Anyone who has built their own shop has sunk time into making drawers for a worktable. Andrew Klein has invented a sawblade profile that turns making drawers into simple origami.
There are many traditional ways to build a drawer, but they all at minimum involve cutting four sides and a bottom and jigging to ensure squareness. Better drawers involve mitered cuts, dado cuts, finger joints, and generally just a lot of work for something small and simple. For a couple drawers it’s a manageable amount of work, but if you want your cabinets to give you access to tools and materials without having to dig through a bin, you need many shallow drawers. It’s no less work to build a shallow drawer than a deep one, so this can easily consume a whole weekend.
Klein has created a better way. As he shows with a simple paper sample, if you remove a special cross section, you can cut your drawer out of a single sheet of plywood and just fold it up when you’re done. The secret is having an ingenious, custom, bungalow-shaped blade profile. Following through on his idea, Klein ordered a shop to fabricate the profile into a prototype blade. His paper concept succeeded. Four cuts on a tablesaw and the drawer folds right into place with nice 90° corners and plenty of glue surface area.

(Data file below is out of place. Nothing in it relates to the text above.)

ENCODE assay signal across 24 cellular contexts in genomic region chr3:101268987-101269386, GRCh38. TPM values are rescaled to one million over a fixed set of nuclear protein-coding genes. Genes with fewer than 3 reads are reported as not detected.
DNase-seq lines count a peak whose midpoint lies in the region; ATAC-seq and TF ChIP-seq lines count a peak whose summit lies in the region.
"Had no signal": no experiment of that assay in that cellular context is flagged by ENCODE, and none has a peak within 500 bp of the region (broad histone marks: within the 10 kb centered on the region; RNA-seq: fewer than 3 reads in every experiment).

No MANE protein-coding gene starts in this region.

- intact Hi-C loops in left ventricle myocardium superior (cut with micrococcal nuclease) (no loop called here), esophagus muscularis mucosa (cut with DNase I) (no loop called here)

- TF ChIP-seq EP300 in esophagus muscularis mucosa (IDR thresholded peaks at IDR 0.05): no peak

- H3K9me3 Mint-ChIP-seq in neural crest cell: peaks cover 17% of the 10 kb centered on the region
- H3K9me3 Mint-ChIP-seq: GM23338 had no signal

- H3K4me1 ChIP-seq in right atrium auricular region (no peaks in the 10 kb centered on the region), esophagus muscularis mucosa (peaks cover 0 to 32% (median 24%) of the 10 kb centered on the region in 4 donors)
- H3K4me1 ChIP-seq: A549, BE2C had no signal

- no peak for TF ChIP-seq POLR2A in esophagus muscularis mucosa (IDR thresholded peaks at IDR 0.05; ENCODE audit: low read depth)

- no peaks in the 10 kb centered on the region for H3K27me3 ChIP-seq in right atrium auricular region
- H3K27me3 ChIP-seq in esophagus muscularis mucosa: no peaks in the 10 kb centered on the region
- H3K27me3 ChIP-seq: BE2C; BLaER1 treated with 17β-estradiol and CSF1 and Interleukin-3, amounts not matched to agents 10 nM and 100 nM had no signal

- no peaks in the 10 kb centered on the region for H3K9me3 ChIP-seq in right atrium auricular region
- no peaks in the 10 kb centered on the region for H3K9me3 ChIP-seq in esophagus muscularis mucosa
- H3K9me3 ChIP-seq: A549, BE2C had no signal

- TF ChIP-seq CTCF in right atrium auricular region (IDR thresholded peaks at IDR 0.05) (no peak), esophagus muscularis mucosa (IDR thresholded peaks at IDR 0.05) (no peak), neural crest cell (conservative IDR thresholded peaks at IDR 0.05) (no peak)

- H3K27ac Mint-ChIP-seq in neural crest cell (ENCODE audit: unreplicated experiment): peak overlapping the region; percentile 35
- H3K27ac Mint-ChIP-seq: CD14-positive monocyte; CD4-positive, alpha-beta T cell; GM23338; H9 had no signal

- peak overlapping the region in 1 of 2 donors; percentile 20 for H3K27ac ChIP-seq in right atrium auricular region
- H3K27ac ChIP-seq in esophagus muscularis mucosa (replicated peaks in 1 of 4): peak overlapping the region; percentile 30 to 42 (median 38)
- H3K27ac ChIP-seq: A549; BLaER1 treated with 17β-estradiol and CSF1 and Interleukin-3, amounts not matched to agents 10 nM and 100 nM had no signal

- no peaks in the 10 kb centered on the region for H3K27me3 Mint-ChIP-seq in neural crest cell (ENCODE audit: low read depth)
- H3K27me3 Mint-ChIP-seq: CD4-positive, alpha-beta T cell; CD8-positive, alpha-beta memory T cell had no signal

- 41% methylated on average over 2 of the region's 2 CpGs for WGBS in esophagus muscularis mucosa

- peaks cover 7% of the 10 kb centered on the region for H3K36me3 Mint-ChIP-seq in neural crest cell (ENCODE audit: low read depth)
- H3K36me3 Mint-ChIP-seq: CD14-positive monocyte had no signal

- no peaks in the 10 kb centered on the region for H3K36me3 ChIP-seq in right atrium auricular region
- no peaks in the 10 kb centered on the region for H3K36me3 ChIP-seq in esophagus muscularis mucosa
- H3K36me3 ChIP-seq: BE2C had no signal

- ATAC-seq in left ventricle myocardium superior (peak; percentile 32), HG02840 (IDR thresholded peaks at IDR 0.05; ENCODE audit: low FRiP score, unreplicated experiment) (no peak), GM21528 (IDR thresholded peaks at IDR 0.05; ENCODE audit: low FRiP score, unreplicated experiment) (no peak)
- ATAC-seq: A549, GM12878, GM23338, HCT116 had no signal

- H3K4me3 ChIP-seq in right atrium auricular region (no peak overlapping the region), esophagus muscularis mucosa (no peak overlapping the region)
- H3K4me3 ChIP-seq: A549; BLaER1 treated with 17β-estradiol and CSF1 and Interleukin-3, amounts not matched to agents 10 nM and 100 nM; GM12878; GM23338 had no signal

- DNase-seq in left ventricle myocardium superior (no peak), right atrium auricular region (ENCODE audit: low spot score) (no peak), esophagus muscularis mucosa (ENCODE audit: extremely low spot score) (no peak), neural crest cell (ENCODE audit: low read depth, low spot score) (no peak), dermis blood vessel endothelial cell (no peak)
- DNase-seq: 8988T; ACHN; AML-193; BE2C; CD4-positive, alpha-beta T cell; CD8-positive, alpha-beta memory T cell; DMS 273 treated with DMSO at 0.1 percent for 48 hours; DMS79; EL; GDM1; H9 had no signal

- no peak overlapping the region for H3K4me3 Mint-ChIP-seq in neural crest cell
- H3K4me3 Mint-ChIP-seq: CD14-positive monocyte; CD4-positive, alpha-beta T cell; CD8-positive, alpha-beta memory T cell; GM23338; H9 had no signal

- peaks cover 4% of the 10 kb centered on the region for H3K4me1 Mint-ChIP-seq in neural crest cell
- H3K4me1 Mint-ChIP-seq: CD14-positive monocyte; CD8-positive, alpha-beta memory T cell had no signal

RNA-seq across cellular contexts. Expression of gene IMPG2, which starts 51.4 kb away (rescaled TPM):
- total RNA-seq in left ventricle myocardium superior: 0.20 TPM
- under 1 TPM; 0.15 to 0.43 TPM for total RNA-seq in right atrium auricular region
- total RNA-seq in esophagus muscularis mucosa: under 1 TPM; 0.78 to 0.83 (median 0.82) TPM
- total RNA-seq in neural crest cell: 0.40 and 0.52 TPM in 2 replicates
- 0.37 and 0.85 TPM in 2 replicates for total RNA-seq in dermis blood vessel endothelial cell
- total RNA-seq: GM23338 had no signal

How well does it hold up? Klein rigged up his own testing methodology too. First he hung the drawer on rods, filled it far beyond capacity with a 100-pound pile of steel weights and bolted a drill with an off-center weight to the side. He let this over-sized rumble pack run for an hour to simulate shock and vibration; the drawer held. Test number two was to clamp the drawer to a table and to put his full body weight (200lbs) onto one edge; the drawer again held. It’s not invincible, Klein did manage to break it with a couple purposeful stomps. Unless moonlighting in karate championships, it should hold up indefinitely as an actual drawer.
Demonstrating that just because you’re clever and persistent doesn’t mean you don’t make mistakes, Klein admits he goofed on the profile he ordered. When the prototype blade cuts, it leaves a small gap along one section which results in some of the wood not touching when folded up. It’s a fixable mistake he plans to correct on the next version.
It’s exactly the kind of special-purpose tool that would be great for tool libraries and Makerspaces. Almost every shop everywhere could use one, but would probably only need it for a day.
Most of you will be thinking “Kickstarter!” but for now, Klein is taking a more direct route to store shelves and asking for people to connect him to businesses willing to sell or license his design.